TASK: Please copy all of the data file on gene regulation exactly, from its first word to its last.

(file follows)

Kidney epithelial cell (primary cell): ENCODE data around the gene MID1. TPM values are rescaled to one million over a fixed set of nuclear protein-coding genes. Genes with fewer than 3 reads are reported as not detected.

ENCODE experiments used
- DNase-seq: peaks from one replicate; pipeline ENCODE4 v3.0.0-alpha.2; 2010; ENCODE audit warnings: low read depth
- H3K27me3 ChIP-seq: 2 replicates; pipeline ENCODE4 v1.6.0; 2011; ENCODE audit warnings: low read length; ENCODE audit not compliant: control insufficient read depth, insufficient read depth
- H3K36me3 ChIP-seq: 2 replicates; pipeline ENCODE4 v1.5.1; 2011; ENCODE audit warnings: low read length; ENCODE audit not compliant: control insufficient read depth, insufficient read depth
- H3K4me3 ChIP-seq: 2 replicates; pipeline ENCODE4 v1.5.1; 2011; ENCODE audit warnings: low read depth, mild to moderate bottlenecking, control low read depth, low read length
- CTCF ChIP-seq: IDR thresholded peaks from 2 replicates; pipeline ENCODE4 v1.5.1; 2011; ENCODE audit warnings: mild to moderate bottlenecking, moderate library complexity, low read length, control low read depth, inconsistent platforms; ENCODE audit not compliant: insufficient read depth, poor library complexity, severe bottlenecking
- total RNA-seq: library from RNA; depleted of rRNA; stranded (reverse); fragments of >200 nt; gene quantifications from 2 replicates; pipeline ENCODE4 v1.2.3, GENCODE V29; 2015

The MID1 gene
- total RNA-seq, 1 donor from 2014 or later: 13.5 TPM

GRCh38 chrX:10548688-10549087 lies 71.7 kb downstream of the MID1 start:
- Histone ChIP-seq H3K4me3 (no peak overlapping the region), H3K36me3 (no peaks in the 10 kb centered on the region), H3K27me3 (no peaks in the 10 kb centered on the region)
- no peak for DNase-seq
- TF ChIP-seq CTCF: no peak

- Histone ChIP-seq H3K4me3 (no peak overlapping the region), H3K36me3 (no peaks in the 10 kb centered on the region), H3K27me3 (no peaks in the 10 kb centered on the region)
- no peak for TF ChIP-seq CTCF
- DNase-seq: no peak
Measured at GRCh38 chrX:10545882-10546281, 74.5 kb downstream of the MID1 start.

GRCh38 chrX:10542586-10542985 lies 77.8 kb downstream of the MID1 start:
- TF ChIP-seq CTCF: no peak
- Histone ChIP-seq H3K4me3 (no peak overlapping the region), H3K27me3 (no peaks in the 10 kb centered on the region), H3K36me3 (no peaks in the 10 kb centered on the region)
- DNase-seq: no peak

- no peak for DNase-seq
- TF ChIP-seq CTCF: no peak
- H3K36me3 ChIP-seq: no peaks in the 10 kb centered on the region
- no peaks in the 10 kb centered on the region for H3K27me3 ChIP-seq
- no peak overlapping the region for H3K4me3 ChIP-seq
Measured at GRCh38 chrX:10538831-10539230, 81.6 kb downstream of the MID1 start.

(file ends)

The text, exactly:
Kidney epithelial cell (primary cell): ENCODE data around the gene MID1. TPM values are rescaled to one million over a fixed set of nuclear protein-coding genes. Genes with fewer than 3 reads are reported as not detected.

ENCODE experiments used
- DNase-seq: peaks from one replicate; pipeline ENCODE4 v3.0.0-alpha.2; 2010; ENCODE audit warnings: low read depth
- H3K27me3 ChIP-seq: 2 replicates; pipeline ENCODE4 v1.6.0; 2011; ENCODE audit warnings: low read length; ENCODE audit not compliant: control insufficient read depth, insufficient read depth
- H3K36me3 ChIP-seq: 2 replicates; pipeline ENCODE4 v1.5.1; 2011; ENCODE audit warnings: low read length; ENCODE audit not compliant: control insufficient read depth, insufficient read depth
- H3K4me3 ChIP-seq: 2 replicates; pipeline ENCODE4 v1.5.1; 2011; ENCODE audit warnings: low read depth, mild to moderate bottlenecking, control low read depth, low read length
- CTCF ChIP-seq: IDR thresholded peaks from 2 replicates; pipeline ENCODE4 v1.5.1; 2011; ENCODE audit warnings: mild to moderate bottlenecking, moderate library complexity, low read length, control low read depth, inconsistent platforms; ENCODE audit not compliant: insufficient read depth, poor library complexity, severe bottlenecking
- total RNA-seq: library from RNA; depleted of rRNA; stranded (reverse); fragments of >200 nt; gene quantifications from 2 replicates; pipeline ENCODE4 v1.2.3, GENCODE V29; 2015

The MID1 gene
- total RNA-seq, 1 donor from 2014 or later: 13.5 TPM

GRCh38 chrX:10548688-10549087 lies 71.7 kb downstream of the MID1 start:
- Histone ChIP-seq H3K4me3 (no peak overlapping the region), H3K36me3 (no peaks in the 10 kb centered on the region), H3K27me3 (no peaks in the 10 kb centered on the region)
- no peak for DNase-seq
- TF ChIP-seq CTCF: no peak

- Histone ChIP-seq H3K4me3 (no peak overlapping the region), H3K36me3 (no peaks in the 10 kb centered on the region), H3K27me3 (no peaks in the 10 kb centered on the region)
- no peak for TF ChIP-seq CTCF
- DNase-seq: no peak
Measured at GRCh38 chrX:10545882-10546281, 74.5 kb downstream of the MID1 start.

GRCh38 chrX:10542586-10542985 lies 77.8 kb downstream of the MID1 start:
- TF ChIP-seq CTCF: no peak
- Histone ChIP-seq H3K4me3 (no peak overlapping the region), H3K27me3 (no peaks in the 10 kb centered on the region), H3K36me3 (no peaks in the 10 kb centered on the region)
- DNase-seq: no peak

- no peak for DNase-seq
- TF ChIP-seq CTCF: no peak
- H3K36me3 ChIP-seq: no peaks in the 10 kb centered on the region
- no peaks in the 10 kb centered on the region for H3K27me3 ChIP-seq
- no peak overlapping the region for H3K4me3 ChIP-seq
Measured at GRCh38 chrX:10538831-10539230, 81.6 kb downstream of the MID1 start.